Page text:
The editors invite your submissions to the following issues scheduled to appear in 2021. Send one hard copy of the manuscript double-spaced, including endnotes, along with an electronic copy (by e-mail attachment or in an online share folder), following the style guidelines of the Chicago Manual of Style (17th ed., chap. 14 on documentation). For more information, please consult the journal's complete contributor guidelines. Manuscripts should not exceed 10,000 words inclusive of notes. Illustrations accompanying a manuscript should be submitted ideally in the form of TIFF digital files, and permissions for their reproduction must be provided before publication. Submissions pass through anonymous specialist review before publication. We do not consider articles that have been published elsewhere or are under simultaneous consideration with another publisher. Send to:
Pilgrimage is a central motif of medieval European culture. It is also one of the most contested theological and cultural categories of the Reformation. However, little work has been done on the actual texts of the pilgrimage route, which include accounts of and guides for pilgrimage and manuscripts and printed objects that were encountered, acquired, or donated by pilgrims at pilgrimage sites or during the journey. We invite proposals that focus on the production, exchange, and reception of pilgrimage texts in medieval and early modern Europe. We especially welcome detailed, empirical studies of specific texts or manuscripts and their sociocultural contexts; work that is interdisciplinary or transnational in nature; and essays that bring new primary material into scholarly scrutiny or new theoretical and methodological perspectives on medieval pilgrimage.
For this open-topic issue of the journal, the editors invite articles that are both informed by historical inquiry and alert to issues raised by contemporary theoretical debate. We expect that essays will be grounded in an intimate knowledge of a particular past and that their argumentation reveal a concern for the theoretical and methodological issues involved in interpretation. We are particularly committed to work that seeks to overcome the polarization between history and theory in the study of premodern Western culture.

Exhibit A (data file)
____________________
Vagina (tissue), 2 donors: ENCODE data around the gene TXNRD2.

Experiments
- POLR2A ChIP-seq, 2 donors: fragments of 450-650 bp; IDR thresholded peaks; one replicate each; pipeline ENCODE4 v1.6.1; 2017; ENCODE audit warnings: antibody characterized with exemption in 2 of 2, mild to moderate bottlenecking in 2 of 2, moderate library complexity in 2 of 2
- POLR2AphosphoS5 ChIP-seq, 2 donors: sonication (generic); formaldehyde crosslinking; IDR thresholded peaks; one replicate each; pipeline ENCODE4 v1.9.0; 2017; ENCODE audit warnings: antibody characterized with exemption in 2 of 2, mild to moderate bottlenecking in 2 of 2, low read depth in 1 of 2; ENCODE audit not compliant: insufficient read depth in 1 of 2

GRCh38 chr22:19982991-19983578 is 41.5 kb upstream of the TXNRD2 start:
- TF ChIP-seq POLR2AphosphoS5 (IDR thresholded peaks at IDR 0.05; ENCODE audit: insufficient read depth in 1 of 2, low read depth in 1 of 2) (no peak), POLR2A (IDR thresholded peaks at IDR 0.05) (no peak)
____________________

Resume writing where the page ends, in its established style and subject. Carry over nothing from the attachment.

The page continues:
The field of performance studies has inspired critical reevaluations of drama as an embodied, rather than simply textual, medium. However, apart from a few notable exceptions, premodern drama scholarship has yet to examine nontheatrical performances with the same rigor afforded plays and dramatic entertainments. This special issue addresses this gap in the field. What might closer attention to offstage cultural performances―quotidian and ritualized, occupational and festal, carefully premeditated and improvised—reveal about medieval and early modern culture? What are the roles of the premodern spectator and in what ways does the transactional nature of performance redistribute authority? What work does performance do to initiate, reform, or ratify a sense of community? And how might an insistence on performance as decidedly non-metaphorical—that is, not as a conceit that represents social practice, but as something that is itself a form of social practice—help us to recover voices otherwise silenced in drama-focused studies? We invite submissions that address these inquiries. Of particular interest are essays in dialogue with nonliterary disciplines, such as social anthropology, speech act theory, cognitive theory, and theorizations of political activism and performativity. The volume aims to take performance seriously as a viable medium of cultural and social maintenance, rather than as a symptom of more text-based interpretive practices.